Cool Things About the Geoduck
- If you do a Google search for the Geoduck, you will find all kinds of websites providing tasty recipes, since this odd creature is a very large member of the saltwater clam family and apparently a main ingredient in a number of unique dishes
- The bizarre common name is actually taken form a Native American word meaning “Dig Deep”
- Besides being one of the largest clams found in the world, the Geoduck is also one of the oldest living animals, with the oldest specimen being around 168 years old. Now that is old!
How Large is the Geoduck?
One look at the Geoduck and you will be scratching your head trying to figure out what they are. As mentioned, they are one of the larger members of the saltwater clam family, with a body length around 20 cm (7.9 in) or greater. Now this may not sound record breaking but I forgot to mention that these sneaky underwater treats also have a very long siphon (similar to your neck…well maybe not that similar but you get the idea) that can grow over 1 metre (3.3 feet) in length bringing the total length of our large clam to about 1.20 metres or 4 feet.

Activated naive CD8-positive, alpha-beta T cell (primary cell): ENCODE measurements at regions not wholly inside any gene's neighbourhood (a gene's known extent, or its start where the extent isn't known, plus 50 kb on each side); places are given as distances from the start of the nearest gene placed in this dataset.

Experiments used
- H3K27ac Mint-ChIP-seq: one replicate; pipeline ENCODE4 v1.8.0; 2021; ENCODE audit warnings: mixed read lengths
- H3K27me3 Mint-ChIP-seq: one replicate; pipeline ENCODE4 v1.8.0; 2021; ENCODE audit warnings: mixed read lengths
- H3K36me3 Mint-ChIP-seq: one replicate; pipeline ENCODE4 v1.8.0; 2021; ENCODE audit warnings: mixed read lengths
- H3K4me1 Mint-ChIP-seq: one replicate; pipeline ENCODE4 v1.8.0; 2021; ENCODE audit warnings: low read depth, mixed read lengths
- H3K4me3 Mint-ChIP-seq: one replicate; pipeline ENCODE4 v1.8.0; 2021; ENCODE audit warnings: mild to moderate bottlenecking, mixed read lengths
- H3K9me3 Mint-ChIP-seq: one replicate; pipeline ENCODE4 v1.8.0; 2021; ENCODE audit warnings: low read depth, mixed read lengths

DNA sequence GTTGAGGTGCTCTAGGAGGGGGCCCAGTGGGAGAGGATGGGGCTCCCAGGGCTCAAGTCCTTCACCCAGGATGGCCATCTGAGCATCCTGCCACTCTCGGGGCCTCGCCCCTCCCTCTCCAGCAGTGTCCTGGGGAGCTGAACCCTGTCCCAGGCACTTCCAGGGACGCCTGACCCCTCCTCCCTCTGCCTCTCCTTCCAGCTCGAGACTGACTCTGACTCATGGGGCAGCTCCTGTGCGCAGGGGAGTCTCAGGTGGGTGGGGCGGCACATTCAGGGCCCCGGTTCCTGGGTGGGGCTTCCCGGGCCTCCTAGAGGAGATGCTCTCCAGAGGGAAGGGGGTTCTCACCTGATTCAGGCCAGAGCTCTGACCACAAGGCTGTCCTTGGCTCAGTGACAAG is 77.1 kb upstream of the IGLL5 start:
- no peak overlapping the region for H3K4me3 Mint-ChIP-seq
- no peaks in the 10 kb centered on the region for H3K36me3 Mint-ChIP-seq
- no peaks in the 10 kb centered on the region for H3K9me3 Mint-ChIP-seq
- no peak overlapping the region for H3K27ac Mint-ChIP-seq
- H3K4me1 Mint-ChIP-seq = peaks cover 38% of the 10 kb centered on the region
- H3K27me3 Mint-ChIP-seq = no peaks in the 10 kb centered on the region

No wonder people are using this clam for recipes. Once specimen can probably make a ton of different dishes.
What is the Purpose of the Geoduck Siphon
Now you may be wondering what in the world this clam would need a 3 foot siphon for. And the answer is quite simple…to eat. You see the Geoduck uses their long siphon to suck up a bunch of water and all the tasty zooplankton that comes with ocean water. Inside their siphon they will filter out the food and expel the water through a second hole. But why does their siphon have to be so long? Well because in the world of the Geoduck, an animal that will burrow up to 3 feet in the ocean floor, size matters. When you are buried so deeply, you need to have a long, long tube that can reach into the water and deliver all of those tasty nutrients.
The Deep Digging Clam
Wait a minute! The Geoduck is able to dig a burrow that is over 3 feet deep?!? They sure can and they do it by digging one foot per year. Now do you see why their common name comes from a Native American word meaning “Dig Deep”? Oh and one more thing, they need to make sure their burrow is comfortable since they will be spending about 100 years in the same spot…well, until someone picks them up and puts them on your plate.